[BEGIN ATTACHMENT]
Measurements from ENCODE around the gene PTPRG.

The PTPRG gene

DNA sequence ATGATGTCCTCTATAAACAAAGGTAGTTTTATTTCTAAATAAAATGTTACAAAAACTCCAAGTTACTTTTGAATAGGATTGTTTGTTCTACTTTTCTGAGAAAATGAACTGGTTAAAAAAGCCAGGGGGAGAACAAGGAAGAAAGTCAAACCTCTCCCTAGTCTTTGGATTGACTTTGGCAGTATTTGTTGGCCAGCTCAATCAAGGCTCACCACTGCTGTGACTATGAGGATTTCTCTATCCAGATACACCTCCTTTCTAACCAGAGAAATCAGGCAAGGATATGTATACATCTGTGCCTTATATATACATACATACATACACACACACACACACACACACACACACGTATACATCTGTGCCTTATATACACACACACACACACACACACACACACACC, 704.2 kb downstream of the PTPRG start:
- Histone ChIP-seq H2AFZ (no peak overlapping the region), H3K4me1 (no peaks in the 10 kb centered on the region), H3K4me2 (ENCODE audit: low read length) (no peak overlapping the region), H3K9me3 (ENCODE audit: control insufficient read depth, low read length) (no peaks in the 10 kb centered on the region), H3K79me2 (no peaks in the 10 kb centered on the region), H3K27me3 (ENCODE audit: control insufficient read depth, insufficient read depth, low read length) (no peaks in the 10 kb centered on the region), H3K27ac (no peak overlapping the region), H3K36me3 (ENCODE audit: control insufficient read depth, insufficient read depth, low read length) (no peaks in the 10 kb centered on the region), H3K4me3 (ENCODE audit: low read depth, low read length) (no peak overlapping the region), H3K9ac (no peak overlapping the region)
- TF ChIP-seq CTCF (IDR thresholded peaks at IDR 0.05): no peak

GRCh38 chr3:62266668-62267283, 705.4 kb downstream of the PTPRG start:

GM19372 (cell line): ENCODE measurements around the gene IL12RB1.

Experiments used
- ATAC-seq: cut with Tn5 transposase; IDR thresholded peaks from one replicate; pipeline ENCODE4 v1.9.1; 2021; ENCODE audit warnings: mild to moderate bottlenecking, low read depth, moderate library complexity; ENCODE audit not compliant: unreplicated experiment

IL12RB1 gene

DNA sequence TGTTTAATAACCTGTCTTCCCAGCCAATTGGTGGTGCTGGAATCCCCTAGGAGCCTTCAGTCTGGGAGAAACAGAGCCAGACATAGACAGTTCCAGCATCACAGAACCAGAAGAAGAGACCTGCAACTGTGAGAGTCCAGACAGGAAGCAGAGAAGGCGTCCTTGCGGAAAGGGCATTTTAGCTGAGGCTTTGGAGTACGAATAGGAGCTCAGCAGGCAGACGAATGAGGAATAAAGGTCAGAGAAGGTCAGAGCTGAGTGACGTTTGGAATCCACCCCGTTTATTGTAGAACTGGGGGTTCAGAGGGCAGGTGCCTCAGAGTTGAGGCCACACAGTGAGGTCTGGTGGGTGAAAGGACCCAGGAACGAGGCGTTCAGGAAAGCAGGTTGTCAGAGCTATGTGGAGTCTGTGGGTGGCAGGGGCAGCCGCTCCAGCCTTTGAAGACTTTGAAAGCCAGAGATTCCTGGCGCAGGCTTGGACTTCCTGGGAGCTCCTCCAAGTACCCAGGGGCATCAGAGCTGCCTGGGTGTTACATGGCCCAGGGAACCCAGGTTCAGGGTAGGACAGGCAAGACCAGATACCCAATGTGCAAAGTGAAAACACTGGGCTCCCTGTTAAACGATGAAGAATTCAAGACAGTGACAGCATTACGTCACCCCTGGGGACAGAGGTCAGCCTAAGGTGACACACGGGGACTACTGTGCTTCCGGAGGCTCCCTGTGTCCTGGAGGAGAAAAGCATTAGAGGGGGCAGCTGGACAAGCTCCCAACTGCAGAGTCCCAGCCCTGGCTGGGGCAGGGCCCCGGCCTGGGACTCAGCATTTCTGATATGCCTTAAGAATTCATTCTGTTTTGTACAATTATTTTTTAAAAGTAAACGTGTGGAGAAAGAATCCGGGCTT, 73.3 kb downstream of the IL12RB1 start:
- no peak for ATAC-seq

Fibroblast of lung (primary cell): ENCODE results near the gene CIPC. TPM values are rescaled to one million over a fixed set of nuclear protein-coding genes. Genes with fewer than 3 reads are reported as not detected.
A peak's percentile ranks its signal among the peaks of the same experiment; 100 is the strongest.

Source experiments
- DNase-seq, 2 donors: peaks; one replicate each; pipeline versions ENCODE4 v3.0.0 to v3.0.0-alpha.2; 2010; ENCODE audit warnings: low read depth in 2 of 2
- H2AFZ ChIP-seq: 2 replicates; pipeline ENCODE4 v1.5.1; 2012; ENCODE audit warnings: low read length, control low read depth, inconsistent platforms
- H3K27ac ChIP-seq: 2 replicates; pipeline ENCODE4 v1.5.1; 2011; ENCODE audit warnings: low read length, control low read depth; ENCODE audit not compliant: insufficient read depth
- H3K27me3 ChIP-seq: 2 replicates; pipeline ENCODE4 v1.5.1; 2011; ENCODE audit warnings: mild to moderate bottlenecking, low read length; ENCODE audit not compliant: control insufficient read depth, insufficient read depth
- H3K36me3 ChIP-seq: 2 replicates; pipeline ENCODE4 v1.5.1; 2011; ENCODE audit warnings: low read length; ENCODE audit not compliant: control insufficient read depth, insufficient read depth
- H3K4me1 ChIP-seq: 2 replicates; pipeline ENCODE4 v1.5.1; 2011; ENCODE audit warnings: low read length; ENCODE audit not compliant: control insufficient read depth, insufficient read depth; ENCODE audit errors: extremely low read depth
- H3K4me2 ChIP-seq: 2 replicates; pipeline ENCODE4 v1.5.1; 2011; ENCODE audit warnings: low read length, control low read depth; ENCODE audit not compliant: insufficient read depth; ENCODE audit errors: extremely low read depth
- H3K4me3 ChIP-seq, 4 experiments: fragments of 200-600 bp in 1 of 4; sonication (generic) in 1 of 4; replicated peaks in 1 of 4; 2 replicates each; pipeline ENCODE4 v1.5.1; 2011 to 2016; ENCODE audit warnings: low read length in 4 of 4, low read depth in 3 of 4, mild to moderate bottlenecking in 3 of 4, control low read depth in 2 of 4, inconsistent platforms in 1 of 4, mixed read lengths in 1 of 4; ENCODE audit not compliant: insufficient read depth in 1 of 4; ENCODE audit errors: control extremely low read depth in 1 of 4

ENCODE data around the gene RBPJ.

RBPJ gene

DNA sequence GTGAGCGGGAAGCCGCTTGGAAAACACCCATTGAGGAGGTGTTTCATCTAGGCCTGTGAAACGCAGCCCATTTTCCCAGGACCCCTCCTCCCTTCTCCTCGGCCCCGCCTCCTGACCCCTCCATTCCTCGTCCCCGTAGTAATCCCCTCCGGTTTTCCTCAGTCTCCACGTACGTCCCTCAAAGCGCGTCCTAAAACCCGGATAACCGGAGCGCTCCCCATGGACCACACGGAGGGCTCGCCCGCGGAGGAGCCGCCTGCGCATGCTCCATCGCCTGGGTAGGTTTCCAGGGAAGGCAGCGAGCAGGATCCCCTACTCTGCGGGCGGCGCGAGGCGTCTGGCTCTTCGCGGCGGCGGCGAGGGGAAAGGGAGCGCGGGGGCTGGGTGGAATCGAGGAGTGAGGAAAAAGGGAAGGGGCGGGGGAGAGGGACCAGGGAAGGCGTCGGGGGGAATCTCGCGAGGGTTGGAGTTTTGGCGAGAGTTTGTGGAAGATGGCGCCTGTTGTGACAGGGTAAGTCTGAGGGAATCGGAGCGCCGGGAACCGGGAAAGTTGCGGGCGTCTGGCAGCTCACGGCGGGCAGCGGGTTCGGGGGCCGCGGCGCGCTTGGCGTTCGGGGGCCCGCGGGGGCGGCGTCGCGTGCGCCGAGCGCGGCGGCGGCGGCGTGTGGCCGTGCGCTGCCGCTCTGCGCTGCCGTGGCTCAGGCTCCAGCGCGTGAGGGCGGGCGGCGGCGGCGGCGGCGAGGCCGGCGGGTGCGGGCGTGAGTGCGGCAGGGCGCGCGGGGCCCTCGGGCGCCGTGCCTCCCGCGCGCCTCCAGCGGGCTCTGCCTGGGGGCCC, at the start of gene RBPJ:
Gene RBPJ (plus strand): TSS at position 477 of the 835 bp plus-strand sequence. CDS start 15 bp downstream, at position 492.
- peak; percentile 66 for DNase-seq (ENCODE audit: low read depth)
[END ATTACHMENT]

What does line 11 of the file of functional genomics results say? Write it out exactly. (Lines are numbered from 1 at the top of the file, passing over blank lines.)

DNA sequence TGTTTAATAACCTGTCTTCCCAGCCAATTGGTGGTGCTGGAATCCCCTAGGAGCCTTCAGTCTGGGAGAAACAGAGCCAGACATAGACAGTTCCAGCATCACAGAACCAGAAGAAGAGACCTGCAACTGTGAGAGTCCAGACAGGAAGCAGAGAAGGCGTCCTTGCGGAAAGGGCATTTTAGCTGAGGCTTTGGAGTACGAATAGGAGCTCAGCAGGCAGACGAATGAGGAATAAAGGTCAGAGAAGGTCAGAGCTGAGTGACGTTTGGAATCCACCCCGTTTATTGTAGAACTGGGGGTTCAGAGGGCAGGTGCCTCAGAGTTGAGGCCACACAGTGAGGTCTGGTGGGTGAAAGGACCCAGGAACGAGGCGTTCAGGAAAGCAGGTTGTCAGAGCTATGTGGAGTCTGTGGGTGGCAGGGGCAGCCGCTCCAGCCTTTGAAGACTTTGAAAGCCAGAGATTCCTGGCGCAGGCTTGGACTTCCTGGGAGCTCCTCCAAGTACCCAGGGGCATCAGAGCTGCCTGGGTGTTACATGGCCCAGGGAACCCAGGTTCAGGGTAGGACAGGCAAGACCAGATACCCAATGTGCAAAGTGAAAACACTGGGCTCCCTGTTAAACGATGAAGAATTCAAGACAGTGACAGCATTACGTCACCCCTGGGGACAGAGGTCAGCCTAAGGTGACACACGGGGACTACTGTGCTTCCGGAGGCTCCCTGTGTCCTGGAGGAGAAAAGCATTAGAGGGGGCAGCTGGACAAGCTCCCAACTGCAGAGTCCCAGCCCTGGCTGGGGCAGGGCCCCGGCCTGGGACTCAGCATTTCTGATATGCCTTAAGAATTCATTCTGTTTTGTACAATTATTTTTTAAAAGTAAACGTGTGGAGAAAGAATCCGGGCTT, 73.3 kb downstream of the IL12RB1 start: